If it’s okay with you, I’m going to share my key goals for 2022: 1) While my shirt collection for Zoom calls has grown since the pandemic started, my array of pants has not, so I would like to add some new pants in 2022 (preferably some without buttons or a zipper); 2) relearn social cues after nearly two years of being at home; 3) read more fiction (does turning on the subtitles during movies count?); and 4) revise my estate planning now that my kids are adults.
When it comes to your estate plan, your will is probably the most important document that should be prepared. If your will is drafted properly, you’ll minimize tax, and your heirs will receive more. As I contemplate my own will, here’s what I’m considering, to reduce taxes when I’m gone:
Don’t pass away without a will. If you die without a will, it’s called dying intestate, and your province or territory will step in and dictate who gets what. This may not align with your wishes. To make things worse, this could result in much more tax owing when you pass away than if you carefully think about and direct who should get certain assets.
Take advantage of the spousal rollover. When you die, you’re deemed to have disposed of most of your assets (your capital property). If you leave any of these assets to a spouse, you’ll be deemed to have sold them at your adjusted cost base, not at fair market value. The result? No tax to pay. Leaving your spouse with highly taxed assets, such as a registered retirement savings plan or registered retirement income fund, or assets that have appreciated in value, will result in a deferral of tax thanks to the rollover.
Leave non-appreciated assets to the kids. Some people choose to leave some assets to their children even if they have a surviving spouse. Leaving cash, or assets that have not appreciated in value, will not create a tax bill when leaving children (or someone other than a spouse) with assets.
Donate appreciated securities to charity. If you plan to donate to charity in your will, you’d be wise to allow your executor(s) to make a donation in-kind of publicly traded securities (most commonly stocks, bonds and mutual funds) that have appreciated in value. This will eliminate the tax on the capital gain and provide a donation tax credit on top of that.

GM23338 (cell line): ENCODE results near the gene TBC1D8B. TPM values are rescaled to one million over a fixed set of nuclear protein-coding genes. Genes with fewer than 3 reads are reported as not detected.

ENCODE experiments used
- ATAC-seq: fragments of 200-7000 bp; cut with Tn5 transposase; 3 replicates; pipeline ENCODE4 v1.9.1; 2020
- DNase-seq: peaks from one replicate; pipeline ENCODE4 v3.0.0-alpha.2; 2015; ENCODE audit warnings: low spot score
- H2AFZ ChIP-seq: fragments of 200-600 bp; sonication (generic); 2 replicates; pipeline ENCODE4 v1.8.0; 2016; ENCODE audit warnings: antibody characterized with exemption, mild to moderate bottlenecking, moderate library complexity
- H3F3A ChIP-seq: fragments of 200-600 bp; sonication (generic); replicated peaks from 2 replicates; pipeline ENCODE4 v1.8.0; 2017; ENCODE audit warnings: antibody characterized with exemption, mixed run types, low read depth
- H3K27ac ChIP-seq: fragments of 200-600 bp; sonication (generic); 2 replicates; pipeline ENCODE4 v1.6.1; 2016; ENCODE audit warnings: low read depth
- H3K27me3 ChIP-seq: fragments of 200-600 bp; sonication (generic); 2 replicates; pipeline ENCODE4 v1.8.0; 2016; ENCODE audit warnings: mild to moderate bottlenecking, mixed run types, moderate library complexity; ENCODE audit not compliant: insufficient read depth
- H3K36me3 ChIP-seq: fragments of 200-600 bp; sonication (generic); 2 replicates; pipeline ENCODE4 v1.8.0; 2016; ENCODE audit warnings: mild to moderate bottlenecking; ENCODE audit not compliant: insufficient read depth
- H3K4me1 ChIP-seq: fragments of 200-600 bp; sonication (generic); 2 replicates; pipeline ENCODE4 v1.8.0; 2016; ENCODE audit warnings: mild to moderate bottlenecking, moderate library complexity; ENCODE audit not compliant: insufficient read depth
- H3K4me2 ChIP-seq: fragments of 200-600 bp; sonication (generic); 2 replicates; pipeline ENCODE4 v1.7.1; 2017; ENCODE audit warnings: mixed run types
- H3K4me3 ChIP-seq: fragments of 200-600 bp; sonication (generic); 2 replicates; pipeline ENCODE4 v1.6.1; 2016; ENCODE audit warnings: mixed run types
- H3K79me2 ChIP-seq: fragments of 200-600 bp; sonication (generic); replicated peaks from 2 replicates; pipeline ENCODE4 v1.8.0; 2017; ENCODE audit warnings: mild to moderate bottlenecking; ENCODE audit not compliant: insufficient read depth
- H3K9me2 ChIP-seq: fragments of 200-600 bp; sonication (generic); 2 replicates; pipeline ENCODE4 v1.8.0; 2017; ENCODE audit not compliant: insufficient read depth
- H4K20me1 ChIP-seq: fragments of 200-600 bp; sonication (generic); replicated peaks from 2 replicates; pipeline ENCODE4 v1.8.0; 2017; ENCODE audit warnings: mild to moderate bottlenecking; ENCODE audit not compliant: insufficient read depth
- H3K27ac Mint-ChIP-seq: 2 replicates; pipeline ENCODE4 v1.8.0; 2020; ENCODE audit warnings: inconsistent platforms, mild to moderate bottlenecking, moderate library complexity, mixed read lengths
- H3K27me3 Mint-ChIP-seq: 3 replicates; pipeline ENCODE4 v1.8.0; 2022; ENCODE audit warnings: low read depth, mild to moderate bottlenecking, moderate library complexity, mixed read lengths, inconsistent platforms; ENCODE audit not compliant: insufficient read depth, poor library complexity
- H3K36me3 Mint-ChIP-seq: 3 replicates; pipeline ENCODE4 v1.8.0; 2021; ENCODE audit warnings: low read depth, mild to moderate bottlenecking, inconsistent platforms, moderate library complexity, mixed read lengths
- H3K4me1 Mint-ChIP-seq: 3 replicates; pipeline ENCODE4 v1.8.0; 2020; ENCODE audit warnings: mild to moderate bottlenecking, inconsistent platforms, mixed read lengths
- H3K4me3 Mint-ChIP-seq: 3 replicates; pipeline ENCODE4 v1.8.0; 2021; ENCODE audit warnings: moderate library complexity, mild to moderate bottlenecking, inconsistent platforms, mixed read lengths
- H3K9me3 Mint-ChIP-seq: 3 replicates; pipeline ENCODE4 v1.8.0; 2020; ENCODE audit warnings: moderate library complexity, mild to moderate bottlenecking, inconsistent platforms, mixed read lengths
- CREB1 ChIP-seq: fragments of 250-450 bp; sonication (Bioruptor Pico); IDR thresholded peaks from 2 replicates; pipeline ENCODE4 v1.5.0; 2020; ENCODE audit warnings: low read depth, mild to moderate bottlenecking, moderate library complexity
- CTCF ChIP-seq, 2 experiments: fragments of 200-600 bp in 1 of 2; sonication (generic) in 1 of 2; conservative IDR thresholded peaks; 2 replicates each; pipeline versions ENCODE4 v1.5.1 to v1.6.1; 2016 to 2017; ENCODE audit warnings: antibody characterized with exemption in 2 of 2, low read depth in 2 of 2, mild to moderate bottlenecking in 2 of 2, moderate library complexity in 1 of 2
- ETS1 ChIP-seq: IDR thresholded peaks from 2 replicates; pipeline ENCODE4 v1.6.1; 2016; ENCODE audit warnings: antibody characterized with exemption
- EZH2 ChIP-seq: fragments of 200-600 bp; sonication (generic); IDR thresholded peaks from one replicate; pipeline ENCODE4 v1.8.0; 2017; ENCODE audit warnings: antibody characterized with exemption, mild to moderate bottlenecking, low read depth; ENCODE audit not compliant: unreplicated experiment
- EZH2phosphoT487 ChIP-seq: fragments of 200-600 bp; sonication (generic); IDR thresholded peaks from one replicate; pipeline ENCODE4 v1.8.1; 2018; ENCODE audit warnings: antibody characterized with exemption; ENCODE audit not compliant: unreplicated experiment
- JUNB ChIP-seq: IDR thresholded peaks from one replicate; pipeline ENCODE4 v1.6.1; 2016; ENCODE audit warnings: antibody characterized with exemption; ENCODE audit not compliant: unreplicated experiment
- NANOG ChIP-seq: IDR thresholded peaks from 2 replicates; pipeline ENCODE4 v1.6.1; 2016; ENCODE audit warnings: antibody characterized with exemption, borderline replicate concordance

Deal with a TFSA properly. If you have a tax-free savings account, you’d be wise to name your spouse as a “successor holder” rather than a beneficiary (which I’ve written about before). This can be done in your will, or in the TFSA documentation itself. This will allow your spouse to step into your shoes as the new owner of your TFSA without having to use his or her TFSA contribution room to put the amount into their plan. Alternatively, you can name your kids as beneficiaries of your TFSA and there will be no tax to pay on the value of the plan when it’s distributed to the kids.
Use up available exemptions. There are two primary exemptions that could save you tax when you pass away: 1) the principal residence exemption (to shelter all or part of your home from tax); and 2) the lifetime capital gains exemption (to shelter all or part of the gains on qualified small business corporation shares, or qualified farm or fishing property, from tax).
Track your adjusted cost base. When you die, capital gains taxes may be owing on your final return, as I mentioned earlier. Those capital gains are calculated as the fair market value when you pass away less your adjusted cost base (ACB) of the asset. The higher your ACB, the less tax owing. So, keep track of your ACB on assets, which can be affected by capital improvements on real estate, purchases of the same security at different values over time, inherited or gifted assets, reinvested distributions or dividends from mutual funds or stocks, or the 1994 capital gains election that might have bumped up your ACB on certain assets.
File multiple tax returns. When you’re gone, your executor may be able to file up to four different tax returns for your final year. The advantage? A claim can be made for some personal tax credits, such as the basic personal amount, multiple times – once on each tax return. Further, each tax return is eligible for the lower graduated tax rates on lower tax brackets. The four potential returns are: 1) your final, or terminal, tax return; 2) a return for rights or things (income owing to you but not yet collected at the time of your death – dividends and accrued vacation pay are examples); 3) a return for a graduated rate estate (GRE) – if you received income from a GRE; and 4) a return for a partner or sole proprietor.
If revising your will in 2022 is a goal for you, be sure to visit an experienced estate lawyer and talk over these things when drafting your will.
Tim Cestnick, FCPA, FCA, CPA(IL), CFP, TEP, is an author, and co-founder and CEO of Our Family Office Inc. He can be reached at email@example.com.
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